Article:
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Do Not Consent to a Police Search

Did you know that police officers cannot search your car without a warrant stating probable cause?
The Fourth Amendment to the U.S. Constitution declares that we have the right to be free from unreasonable “searches and seizures” by law enforcement: “The right of the people to be secure in their persons, houses, papers, and effects, against unreasonable searches and seizures, shall not be violated, and no warrants shall issue, but upon probable cause, supported by oath or affirmation, and particularly describing the place to be searched, and the persons or things to be seized.”
This includes police conducting searches of your vehicle without the proper legal work. However, once you verbally consent to a police search, any evidence found may be used against you in a court of law. So if you consent and the officer finds illegal substances in your car, then this can and will be used against you during trial. For example, if you were pulled over for speeding and the officer asks to search your car and you consent, you will be charged for the cocaine you’re keeping hidden in your trunk—regardless if the initial crime was speeding. If you don’t consent and the police officers search your car anyways, it is considered an “unreasonable search and seizure.”

So, what exactly constitutes something as an “unreasonable search and seizure?”
An unreasonable search and seizure is defined by th law as “a search and seizure by a law enforcement officer without a search warrant and without probable cause to believe that evidence of a crime is present.”
There are two important things here to note: (1) without a search warrant and (2) without probable cause.
As mentioned above, it is unconstitutional to search a car without a warrant—a legal document authorizing a police officer or other official to enter and search premises—stating probable cause. Unfortunately, the 4th Amendment, only states that “no warrants shall issue, but upon probable cause”, but fails to specify what “probable cause” actually means. Although the Supreme Court has attempted to precisely define “probable cause,” it has come to been understood generally as “a reasonable basis for believing that a crime may have been committed (for an arrest) or when evidence of the crime is present in the place to be searched (for a search).”

Despite the murky circumstances that constitute “probable cause,” a physical warrant needs to be presented to you before a police officer can legally search your car—so if an officer asks you if you are granting them to search your car without a warrant, just say NO.

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California Gun Laws V. Federal Gun Laws

Did you know that state gun laws usually differ from federal gun laws?
Before you purchase firearms, it is important to note that state laws may differ from the federal laws—especially in California, where the Golden State’s many restrictions makes it one of the strictest in the nation.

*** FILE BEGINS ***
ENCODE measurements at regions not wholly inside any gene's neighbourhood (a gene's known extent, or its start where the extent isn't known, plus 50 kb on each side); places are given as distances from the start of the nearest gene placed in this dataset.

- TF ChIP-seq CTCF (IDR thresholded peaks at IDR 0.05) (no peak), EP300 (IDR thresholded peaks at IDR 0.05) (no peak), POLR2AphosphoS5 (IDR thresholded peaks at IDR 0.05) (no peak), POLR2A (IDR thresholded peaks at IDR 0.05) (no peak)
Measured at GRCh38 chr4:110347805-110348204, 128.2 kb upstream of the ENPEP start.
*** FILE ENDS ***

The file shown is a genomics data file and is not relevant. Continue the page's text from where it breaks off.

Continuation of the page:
These are the ways that California’s gun laws differ from federal gun laws:

Waiting Period: Under the National Instant Criminal Background Check System (NICS), a dealer may transfer a firearm to you as soon as you pass a background check—which can take minutes. Although there is no federal waiting period, under California law, you must wait ten days before a firearm can be released to you.

Assault Weapons Ban: It is important to note that although not legal under federal law, you cannot possess certain AR-15 rifles with “bullet buttons” in the state of California and must have them modified.
There are 3 categories of assault weapons under California law:
Category One: Firearms specified on the original Roberti-Roos assault weapons list.
Category Two: Firearms specified on the AK and AR-15 series weapons listing.
Category Three:
Firearms defined as assault weapons based on specific generic characteristics, often called “SB 23 assault weapons.”
Firearms that do not have a fixed magazine, including those weapons with an ammunition feeding device that can be readily removed from the firearm with the use of a tool.

Purchase Limit: Federal law does not limit the number of guns you can buy in any given time. California law, on the otherhand, prohibits you from purchasing more than one gun in a 30-day period—unless under special circumstances. However, there is no limit on the number of rifles and handguns that can be purchased.

Permit: Although neither federal law nor California law requires you to obtain a permit to purchase a firearm, you must pass a Firearm Safety Certificate test prior to the purchase.

Registration of Firearms
: Federal law does require you to register your firearms; however, new California residents must report their ownership of firearms to the DOJ or sell/transfer them within 60 days.

Permit to Carry Concealed Weapons in Public: California requires you to obtain a permit issued by a sheriff or police chief in order to carry a weapon—except, in “off limits” areas. There must be a reason — usually self defense—and the person must be of “good moral character.” As a “May Issue” state the issuance of a permit is left entirely up to the discretion of the local sheriff: some counties, including Los Angeles, refuse to issue permits. Regardless, a permit issued in one jurisdiction allows you to carry a gun anywhere in the state. However, a concealed carry permit issued in a different state will not be honored in California.